Message for the Second Sunday of Advent, Year C (12/5/2021)
As a little Advent surprise, the psalmody for today is not, in fact, a Psalm, but is drawn instead from the first chapter of Luke. It’s the prophecy that Zechariah proclaims over his infant son, John, who would become the forerunner of Christ. It’s often called the Benedictus, Latin for “blessed,” the first word in the famous canticle: “Blessed be the Lord God of Israel….” It’s also called the Song of Zechariah, and has long been used as the Gospel Canticle for Matins, or Morning Prayer. Zechariah’s proclamation is a beautiful way to affirm the hope of the gospel at the beginning of a new day: “By the tender mercy of our God, the dawn from on high will break upon us.” The version we sang this morning comes from the Morning Prayer liturgy in our hymnal, Evangelical Lutheran Worship. You can see the whole thing starting on page 298.
Zechariah’s prophecy is particularly noteworthy because his words, joyful and eloquent, are the first to come out of his mouth after nine months of silence. Do you remember the story?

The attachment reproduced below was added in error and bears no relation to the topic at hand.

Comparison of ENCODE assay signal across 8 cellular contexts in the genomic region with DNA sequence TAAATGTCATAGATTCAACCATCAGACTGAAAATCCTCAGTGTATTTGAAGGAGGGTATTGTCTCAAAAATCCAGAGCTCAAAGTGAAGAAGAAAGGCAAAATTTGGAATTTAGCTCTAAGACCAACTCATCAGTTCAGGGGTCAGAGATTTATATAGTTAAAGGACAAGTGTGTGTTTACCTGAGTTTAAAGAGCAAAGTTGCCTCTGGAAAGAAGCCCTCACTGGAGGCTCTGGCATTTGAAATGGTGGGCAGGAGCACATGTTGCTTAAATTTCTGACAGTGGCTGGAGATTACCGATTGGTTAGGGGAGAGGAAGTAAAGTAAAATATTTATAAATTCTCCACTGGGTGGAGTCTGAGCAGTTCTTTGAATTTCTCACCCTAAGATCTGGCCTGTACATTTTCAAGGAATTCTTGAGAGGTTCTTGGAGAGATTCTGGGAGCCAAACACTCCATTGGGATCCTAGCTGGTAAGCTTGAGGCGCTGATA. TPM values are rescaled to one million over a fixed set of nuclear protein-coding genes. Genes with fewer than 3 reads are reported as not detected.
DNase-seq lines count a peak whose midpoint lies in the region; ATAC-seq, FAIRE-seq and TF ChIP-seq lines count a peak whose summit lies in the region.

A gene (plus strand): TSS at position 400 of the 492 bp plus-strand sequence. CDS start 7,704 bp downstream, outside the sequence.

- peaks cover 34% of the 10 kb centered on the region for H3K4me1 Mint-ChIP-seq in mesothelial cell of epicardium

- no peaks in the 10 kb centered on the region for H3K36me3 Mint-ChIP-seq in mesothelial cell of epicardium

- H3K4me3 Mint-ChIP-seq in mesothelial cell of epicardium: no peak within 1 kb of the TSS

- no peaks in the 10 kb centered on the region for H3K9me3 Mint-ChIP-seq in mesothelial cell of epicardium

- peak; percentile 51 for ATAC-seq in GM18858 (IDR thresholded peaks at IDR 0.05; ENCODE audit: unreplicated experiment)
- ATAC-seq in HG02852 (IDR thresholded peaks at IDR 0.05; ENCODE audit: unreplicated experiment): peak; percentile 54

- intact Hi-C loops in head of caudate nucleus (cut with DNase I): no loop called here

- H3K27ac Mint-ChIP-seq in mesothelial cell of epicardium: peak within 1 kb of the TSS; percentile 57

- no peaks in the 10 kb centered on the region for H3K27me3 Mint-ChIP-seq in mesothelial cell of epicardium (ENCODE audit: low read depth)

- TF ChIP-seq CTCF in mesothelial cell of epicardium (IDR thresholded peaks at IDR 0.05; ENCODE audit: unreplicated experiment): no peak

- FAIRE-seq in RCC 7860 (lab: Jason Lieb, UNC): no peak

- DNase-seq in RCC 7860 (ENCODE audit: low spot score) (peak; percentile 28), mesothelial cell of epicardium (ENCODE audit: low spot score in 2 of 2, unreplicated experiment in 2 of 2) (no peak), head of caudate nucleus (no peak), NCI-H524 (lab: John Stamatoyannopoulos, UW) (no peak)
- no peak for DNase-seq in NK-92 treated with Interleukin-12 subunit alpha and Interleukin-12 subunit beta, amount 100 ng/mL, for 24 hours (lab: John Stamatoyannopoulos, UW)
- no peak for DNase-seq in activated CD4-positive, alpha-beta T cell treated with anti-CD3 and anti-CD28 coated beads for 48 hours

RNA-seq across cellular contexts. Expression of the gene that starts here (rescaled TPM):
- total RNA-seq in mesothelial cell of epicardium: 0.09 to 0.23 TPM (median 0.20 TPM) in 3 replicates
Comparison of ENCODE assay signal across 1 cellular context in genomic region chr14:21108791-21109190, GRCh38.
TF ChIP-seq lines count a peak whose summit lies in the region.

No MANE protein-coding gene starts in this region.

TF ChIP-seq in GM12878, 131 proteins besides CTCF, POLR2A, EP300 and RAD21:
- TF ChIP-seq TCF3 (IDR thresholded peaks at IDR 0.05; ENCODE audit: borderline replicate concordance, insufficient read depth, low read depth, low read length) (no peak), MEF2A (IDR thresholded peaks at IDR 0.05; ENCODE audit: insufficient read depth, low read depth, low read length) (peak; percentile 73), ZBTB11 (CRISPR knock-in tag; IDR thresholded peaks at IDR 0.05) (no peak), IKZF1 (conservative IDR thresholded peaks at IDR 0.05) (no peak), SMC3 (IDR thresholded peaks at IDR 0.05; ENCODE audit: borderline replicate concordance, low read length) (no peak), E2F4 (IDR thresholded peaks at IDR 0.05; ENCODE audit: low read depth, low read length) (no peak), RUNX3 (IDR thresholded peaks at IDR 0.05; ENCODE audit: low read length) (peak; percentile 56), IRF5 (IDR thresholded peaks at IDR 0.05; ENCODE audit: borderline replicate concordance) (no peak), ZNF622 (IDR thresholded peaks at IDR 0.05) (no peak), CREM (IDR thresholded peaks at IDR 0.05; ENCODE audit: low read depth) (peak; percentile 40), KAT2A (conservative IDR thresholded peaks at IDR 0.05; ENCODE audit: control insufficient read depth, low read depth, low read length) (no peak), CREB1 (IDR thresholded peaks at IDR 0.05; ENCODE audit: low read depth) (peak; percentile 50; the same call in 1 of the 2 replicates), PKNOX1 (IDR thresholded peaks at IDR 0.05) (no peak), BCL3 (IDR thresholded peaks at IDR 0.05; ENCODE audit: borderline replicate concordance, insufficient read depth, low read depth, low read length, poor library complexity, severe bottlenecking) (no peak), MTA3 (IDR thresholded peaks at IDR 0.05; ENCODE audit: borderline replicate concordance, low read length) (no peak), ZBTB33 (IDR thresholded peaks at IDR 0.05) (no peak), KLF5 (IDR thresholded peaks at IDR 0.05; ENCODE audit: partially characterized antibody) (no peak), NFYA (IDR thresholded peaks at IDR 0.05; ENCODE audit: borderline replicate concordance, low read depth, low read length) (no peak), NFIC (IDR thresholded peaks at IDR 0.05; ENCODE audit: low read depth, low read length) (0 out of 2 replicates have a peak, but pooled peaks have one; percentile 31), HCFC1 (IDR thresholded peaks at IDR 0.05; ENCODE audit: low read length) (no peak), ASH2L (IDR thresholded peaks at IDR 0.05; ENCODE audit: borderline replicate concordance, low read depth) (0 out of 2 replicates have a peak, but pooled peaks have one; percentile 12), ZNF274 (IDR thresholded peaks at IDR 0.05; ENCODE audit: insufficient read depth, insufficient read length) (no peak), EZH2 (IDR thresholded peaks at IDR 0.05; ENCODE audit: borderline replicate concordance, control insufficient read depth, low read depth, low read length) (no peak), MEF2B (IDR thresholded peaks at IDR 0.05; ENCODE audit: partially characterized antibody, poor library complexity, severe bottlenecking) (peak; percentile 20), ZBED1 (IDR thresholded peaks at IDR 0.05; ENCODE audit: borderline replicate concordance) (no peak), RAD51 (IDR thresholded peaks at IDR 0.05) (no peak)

Once when [Zechariah] was serving as priest before God and his section was on duty, he was chosen by lot, according to the custom of the priesthood, to enter the sanctuary of the Lord and offer incense. Now at the time of the incense offering, the whole assembly of the people was praying outside. Then there appeared to him an angel of the Lord, standing at the right side of the altar of incense. When Zechariah saw him, he was terrified; and fear overwhelmed him. But the angel said to him, “Do not be afraid, Zechariah, for your prayer has been heard. Your wife Elizabeth will bear you a son, and you will name him John. You will have joy and gladness, and many will rejoice at his birth, for he will be great in the sight of the Lord. He must never drink wine or strong drink; even before his birth he will be filled with the Holy Spirit. He will turn many of the people of Israel to the Lord their God. With the spirit and power of Elijah he will go before him, to turn the hearts of parents to their children, and the disobedient to the wisdom of the righteous, to make ready a people prepared for the Lord.” Zechariah said to the angel, “How will I know that this is so? For I am an old man, and my wife is getting on in years.” The angel replied, “I am Gabriel. I stand in the presence of God, and I have been sent to speak to you and to bring you this good news. But now, because you did not believe my words, which will be fulfilled in their time, you will become mute, unable to speak, until the day these things occur.”